Not me! Sure, my mind and body are healthy and I’m filled with hope. Even so, an inner part of me remains as broken today as when I first walked into the rooms. To me, that’s a gift. Knowing I’m intrinsically flawed motivates me reach for god’s love each day by actively loving what is.
As long as my recovery’s a process rather than a check-box, the doorway is still opening. There’s always more good stuff to seek – deeper honesty, truer humility, simpler joy. I’ll never classify myself as a “success,” a done deal.
Here’s a little story about why.
Ten years ago, I was church liaison for an AA group that met in a wealthy neighborhood. For years, the church complained that we left cigarette butts in their parking lot. Homegroup meetings addressed this problem with lots of announcements and a two-person outdoor cleanup team. During our final winter, I served as Official Butt-Ranger myself, scouring the lot with my headlamp long after everyone had left, picking up every soggy thing that could possibly be construed as a butt. Even so, the complaints continued and we were finally given notice.
I phoned the church and asked to speak directly with the priest since our meeting, which drew over 150 drunks every week, would be tough to relocate. What a huge and diverse crew we were!
In addition to plenty of wise old-timers and on-fire yearlings, the group included several mentally ill regulars. A muttering homeless guy, Dave, came for the coffee and smelled sooooo atrocious you couldn’t sit within three chairs of him. But you could observe each week’s unsuspecting newcomers as they took a seat next to him and, stage by stage, awakened to that fact.
We also had a schizophrenic young man I’ll call Harold, who occasionally suffered irrepressible outbursts at someone not there and had to be escorted from the room. To deal with this, we designated an un-official rotating service position of “Harold-shepherd.”
I also recall an adorable little curly-haired blonde girl I’ll call Robin who, as she shared, would gradually flush beet red until she was glaring around the room and barking out, “Fuck you ALL! I don’t give a FUCK what you think of me!” Whether to kick out little Robin came up frequently at homegroup meetings, but someone always agreed to have a talk with her, after which she’d contain herself for a few weeks.
Something wasn’t right in these and many others present, but we all kept coming back for the same reason: the meeting helped us.
Eventually, the priest called me at my work. Explaining to him, as I had in many emails to his office, that the butts were not ours, I suggested the nearby freeway exit might be somehow related. He said he thought that unlikely. Abruptly, his tone became frank.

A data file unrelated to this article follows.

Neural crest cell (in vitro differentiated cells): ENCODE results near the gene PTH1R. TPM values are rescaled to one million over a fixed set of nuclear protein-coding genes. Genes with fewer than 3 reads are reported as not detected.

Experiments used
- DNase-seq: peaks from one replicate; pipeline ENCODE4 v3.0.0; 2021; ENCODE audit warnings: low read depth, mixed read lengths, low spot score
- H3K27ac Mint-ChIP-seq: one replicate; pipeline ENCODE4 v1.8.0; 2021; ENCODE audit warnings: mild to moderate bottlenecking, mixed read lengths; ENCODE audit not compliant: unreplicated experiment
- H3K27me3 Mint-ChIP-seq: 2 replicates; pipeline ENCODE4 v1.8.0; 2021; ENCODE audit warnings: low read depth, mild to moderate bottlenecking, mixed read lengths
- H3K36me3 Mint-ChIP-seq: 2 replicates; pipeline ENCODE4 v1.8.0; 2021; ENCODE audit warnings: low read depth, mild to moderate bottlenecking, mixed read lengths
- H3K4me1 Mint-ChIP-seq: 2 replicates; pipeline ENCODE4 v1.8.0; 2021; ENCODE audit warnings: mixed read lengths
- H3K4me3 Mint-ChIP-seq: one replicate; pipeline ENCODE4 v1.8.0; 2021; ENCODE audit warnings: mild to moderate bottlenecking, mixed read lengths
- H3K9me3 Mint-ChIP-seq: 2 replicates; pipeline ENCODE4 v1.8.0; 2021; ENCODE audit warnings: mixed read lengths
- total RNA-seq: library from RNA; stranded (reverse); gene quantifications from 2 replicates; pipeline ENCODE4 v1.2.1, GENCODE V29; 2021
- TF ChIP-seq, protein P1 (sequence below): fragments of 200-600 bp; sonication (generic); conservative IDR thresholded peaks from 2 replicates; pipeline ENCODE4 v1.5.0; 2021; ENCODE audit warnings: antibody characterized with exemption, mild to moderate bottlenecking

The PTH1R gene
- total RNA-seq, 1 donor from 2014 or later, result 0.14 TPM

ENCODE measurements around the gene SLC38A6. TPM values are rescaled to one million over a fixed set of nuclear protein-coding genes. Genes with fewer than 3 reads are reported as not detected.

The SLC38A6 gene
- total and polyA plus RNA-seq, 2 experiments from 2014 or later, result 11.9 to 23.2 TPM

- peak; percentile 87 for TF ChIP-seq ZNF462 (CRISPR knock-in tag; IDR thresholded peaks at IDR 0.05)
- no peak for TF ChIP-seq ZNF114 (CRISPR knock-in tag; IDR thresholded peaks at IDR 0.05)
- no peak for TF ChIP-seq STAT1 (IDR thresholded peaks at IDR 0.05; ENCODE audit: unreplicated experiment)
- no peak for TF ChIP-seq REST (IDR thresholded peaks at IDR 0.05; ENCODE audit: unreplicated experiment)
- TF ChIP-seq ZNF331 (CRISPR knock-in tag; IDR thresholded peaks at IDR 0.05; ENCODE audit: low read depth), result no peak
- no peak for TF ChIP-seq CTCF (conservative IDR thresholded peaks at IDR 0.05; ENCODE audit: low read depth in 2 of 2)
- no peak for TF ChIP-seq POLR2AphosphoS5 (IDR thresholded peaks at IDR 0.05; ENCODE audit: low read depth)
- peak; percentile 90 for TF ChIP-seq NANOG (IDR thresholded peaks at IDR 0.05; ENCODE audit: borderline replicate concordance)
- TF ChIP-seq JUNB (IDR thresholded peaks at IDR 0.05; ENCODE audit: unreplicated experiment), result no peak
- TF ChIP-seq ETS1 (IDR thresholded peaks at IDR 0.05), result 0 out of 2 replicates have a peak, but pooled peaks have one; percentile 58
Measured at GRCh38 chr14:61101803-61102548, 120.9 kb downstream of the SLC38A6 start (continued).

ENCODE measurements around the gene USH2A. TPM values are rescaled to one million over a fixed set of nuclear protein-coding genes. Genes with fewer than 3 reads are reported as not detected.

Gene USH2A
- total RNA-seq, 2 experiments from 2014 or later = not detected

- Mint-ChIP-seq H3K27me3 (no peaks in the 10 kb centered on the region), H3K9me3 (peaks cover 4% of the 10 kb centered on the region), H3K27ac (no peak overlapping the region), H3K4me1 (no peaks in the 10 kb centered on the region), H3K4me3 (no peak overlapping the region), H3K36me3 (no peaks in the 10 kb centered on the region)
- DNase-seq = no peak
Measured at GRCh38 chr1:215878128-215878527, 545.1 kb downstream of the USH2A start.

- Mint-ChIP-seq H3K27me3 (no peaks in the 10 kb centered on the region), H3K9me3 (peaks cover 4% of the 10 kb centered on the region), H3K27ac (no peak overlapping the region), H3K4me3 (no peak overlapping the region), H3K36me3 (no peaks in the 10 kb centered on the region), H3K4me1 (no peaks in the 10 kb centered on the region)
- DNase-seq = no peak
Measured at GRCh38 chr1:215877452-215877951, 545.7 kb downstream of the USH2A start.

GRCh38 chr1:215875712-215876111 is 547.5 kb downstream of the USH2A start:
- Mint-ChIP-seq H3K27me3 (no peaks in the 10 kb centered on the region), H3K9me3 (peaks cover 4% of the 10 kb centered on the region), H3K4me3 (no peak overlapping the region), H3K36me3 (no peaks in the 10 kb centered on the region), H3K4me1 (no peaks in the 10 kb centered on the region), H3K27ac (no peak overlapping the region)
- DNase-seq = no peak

“Listen, I’ve sat in on one of your meetings and I was very unimpressed. There’s swearing! People slop their coffee and don’t clean it up. They speak out of turn. Now you – you sound like an intelligent, well-educated woman. How can you sit with these people week after week and listen to the same drivel over and over?”
A little taken aback, I explained: “Some of those people have only one day sober. They slop coffee cause they’re shaking so bad. Or a few might be close to killing themselves, so slopping coffee’s just not that big a deal. We mop up afterwards. We clean everything.” I decided to risk quoting one of the meeting’s old-timers: “In AA, we don’t shoot our wounded.”
The priest scoffed. “Wounded? I don’t see anything wounded about ‘em. They’re just lazy and selfish and immature!”
This was too much. Part of me wanted to fire back, “Jesus fucking Christ, man! Who’d want to listen you driveling on Sunday after Sunday? I’ll take drunks over your hypocritical ass any day!” Instead I thanked him respectfully for the many years of allowing us to meet in his church and agreed to be out by the end of next month.
Richard Rohr, a Franciscan Jesuit, offers a fascinating critique of Christianity. He points out that admitting our brokenness is crucial to letting god in – through our wounds, the cracks in our shell. Jesus healed the sick and banded with outcasts, not the well-to-do. Only when defeat forces us to admit powerlessness is the ego is quelled enough to shut up and let us receive.
By contrast, once Christianity became Rome’s official religion in 313 A.D., it lost touch with the meek and struggling. Says Rohr, “When you are aligned with Empire, you are forced to prefer a spirituality of achievement, performance, worthiness, and willpower… Conformity to cultural virtue becomes much more important than love of littleness itself or love of any outsider (read ‘sinner’).”**
Me – I ain’t righteous. I ain’t fixed and never will be. On daily loan to me from god are my sanity and happiness – and I know it! The reward is tremendous: acknowledging the remnants of my own brokenness lets me love others through theirs.
I wish I could have taken that priest on a Scrooge-trip to my first AA meeting. My own shaking hands slopped coffee all over the place, which I hoped no one would notice even as I chain-smoked about 12 cigarettes in an hour and dropped candy wrappers under the table, trying my utmost to project a savvy, disinterested coolness that belied the empty, terrified, hopeless, self-disgusted wreck I was inside. In that magic AA room I sensed an energy I could neither identify nor comprehend, but today I can offer the same to newcomers living my past. Compassion. Well-wishing. Patience. Love.
We moved that old homegroup to a church downtown near a druggie park, but its character changed over time, and after a few years I signed over the lease and switched groups. Homeless Dave froze on the streets years ago. Harold and Robin vanished. Yet the beauty of that inclusive group stays in my heart, a collage of memories exquisitely human in a way that haughty priest (who had not love) will never know.
God breathes love into this leaky skin balloon each day when I ask and open. Like you, I’m a work in progress.